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How to shoot 4K video with the iPhone 6s or iPhone 6s Plus


It was bound to happen sooner or later. For the iPhone 6s and iPhone 6s Plus, Apple finally made the jump from an 8MP main camera to something with a two-digit megapixel count – a 12MP cam adorns the back sides of both handsets. The new image sensor should produce clearer, more detailed images compared to its predecessor. A boost in focusing speed and accuracy is also expected due to the larger number of Focus Pixels. And no less importantly, the 6s and 6s Plus can shoot video in 4K – a resolution way beyond 1080p; one that was technically impossible to achieve with previous iPhone models as there simply weren't enough horizontal pixels available.

But how do you shoot 4K video with an iPhone 6s anyway? Well, an iPhone veteran should have already figured out what knobs he needs to turn to enable the new high-res video mode. However, those who don't know their way around an iPhone as well might have difficulties enabling 4K video mode on their handset. So, we thought we'd help. 

Before we proceed further, a disclaimer is due – 4K video takes up a lot of storage space. Like, a lot. Three minutes of 4K footage shot on an iPhone 6s eat up one gigabyte of storage space. That is why you must be absolutely sure that your iPhone has enough free space to store whatever you'll be recording. Go to Settings > General > Storage & iCloud Usage to see how many gigs you have available. 16GB iPhone 6s users, feel free to give 4K video recording a try, but our advice is to stick with 1080p as your default video setting.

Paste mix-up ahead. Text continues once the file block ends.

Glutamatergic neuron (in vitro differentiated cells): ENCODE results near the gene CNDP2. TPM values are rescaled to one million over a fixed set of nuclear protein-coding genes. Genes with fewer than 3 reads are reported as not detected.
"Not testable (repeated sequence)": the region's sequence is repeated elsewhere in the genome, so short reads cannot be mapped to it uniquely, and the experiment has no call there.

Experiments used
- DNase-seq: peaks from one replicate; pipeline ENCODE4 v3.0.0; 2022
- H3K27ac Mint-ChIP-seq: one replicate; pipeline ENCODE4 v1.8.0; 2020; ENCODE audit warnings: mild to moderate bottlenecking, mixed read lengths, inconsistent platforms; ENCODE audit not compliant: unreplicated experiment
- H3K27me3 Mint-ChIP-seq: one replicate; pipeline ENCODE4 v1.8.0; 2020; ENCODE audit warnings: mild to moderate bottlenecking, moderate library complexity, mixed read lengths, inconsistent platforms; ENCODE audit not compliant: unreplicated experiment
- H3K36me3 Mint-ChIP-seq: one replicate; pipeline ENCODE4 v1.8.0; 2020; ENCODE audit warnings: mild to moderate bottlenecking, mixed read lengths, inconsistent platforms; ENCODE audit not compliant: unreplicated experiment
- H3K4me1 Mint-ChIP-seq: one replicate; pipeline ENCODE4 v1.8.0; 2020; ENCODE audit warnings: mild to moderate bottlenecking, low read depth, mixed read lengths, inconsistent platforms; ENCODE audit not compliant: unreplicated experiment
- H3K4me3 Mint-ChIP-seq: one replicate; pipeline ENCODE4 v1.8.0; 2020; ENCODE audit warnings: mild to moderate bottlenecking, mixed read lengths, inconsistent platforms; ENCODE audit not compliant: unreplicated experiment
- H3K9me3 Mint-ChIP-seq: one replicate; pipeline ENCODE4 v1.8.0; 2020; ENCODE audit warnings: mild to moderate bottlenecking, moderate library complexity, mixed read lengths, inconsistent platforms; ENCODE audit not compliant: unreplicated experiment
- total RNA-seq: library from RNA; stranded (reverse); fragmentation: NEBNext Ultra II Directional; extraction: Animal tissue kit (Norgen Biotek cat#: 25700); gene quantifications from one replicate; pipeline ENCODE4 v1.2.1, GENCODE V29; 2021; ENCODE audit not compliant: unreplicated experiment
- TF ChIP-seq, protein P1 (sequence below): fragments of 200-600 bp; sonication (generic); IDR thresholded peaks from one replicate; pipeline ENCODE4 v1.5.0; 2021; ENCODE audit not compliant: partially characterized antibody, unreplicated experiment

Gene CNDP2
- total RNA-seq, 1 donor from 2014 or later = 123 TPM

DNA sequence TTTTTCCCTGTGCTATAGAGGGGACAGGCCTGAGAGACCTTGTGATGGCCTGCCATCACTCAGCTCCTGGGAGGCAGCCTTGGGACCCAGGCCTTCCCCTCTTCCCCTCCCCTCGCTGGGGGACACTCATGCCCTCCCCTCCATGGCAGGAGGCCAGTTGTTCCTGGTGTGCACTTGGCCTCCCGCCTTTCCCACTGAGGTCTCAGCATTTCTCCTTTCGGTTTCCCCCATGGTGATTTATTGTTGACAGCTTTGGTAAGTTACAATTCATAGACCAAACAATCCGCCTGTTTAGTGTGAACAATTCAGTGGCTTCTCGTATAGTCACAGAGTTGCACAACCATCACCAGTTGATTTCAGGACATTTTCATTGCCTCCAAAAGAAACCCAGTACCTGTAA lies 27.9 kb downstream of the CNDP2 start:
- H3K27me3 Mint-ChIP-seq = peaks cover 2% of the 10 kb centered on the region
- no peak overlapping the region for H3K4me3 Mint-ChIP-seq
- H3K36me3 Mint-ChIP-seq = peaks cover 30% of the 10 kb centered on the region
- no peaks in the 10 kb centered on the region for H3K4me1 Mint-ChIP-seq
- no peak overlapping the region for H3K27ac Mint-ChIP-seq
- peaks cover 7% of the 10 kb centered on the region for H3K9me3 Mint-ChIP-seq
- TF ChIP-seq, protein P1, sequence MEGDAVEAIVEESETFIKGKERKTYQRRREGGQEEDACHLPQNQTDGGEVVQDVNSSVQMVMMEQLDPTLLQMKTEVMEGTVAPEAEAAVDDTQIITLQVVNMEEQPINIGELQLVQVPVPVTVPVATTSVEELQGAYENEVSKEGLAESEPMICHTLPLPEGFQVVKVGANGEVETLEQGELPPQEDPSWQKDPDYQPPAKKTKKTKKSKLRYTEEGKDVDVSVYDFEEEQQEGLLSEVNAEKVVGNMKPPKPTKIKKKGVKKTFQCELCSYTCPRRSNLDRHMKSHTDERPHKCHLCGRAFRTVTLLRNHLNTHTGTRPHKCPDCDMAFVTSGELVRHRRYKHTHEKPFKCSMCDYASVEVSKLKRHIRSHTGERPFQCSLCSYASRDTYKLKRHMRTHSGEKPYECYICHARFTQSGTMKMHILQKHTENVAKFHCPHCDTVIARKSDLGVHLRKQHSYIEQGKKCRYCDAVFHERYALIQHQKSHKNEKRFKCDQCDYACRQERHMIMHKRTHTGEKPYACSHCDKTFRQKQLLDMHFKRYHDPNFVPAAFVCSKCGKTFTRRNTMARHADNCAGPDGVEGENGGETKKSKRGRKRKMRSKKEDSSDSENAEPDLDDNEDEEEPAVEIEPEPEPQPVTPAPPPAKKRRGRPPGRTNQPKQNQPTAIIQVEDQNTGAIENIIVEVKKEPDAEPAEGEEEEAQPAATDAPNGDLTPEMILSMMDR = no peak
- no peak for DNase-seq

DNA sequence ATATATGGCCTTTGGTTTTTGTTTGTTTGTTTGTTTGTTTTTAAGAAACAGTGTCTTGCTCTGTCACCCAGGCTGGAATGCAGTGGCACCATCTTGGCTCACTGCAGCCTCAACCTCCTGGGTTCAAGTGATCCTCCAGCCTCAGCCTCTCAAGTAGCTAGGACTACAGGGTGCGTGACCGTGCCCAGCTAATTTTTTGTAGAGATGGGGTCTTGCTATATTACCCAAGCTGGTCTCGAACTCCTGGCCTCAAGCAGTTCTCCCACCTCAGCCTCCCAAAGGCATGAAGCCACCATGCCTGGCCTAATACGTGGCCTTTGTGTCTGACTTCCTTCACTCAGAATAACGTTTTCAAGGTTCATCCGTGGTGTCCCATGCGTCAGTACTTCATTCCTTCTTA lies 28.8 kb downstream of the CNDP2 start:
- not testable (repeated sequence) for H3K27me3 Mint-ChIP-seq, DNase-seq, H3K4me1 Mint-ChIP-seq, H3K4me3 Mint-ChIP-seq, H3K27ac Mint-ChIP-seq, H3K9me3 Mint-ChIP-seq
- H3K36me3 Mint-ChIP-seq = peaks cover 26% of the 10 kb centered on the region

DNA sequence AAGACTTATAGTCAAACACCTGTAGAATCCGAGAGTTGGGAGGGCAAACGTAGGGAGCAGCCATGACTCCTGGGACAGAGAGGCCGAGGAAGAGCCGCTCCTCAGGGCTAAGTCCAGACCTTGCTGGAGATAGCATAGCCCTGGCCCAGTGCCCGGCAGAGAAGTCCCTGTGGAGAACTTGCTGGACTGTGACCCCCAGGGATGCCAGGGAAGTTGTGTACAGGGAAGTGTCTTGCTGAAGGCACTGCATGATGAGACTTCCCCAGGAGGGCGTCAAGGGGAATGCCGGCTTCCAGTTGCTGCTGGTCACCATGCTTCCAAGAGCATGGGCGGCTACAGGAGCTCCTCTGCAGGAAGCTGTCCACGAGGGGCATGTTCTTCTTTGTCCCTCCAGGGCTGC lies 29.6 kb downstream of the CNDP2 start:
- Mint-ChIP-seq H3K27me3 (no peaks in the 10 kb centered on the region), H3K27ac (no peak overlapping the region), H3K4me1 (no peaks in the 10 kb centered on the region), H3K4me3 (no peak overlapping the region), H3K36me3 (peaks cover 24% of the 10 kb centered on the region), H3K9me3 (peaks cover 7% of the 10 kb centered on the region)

With that out of the way, let us shoot some 4K video. The mode is enabled from the Settings menu. Open it, scroll down to Photos & Camera, find the Record Video setting, and change it to 4K at 30 frames per second. And that's it! Your iPhone is now configured to shoot 4K videos, and a "4K" label should be present in the camera app to indicate that. From now on, the videos that you shoot will be more detailed, as you'll surely notice when you zoom in with a pinch gesture. Plus, 4K videos are much more suitable for editing and post-processing due to their overall better quality. 

If you don't see that much of a difference, or if you're low on storage space, you may go back to the 1080p setting once you've had your 4K fun. Just open Settings > Photos & Camera and switch back to 1080p video resolution at 30 frames per second.

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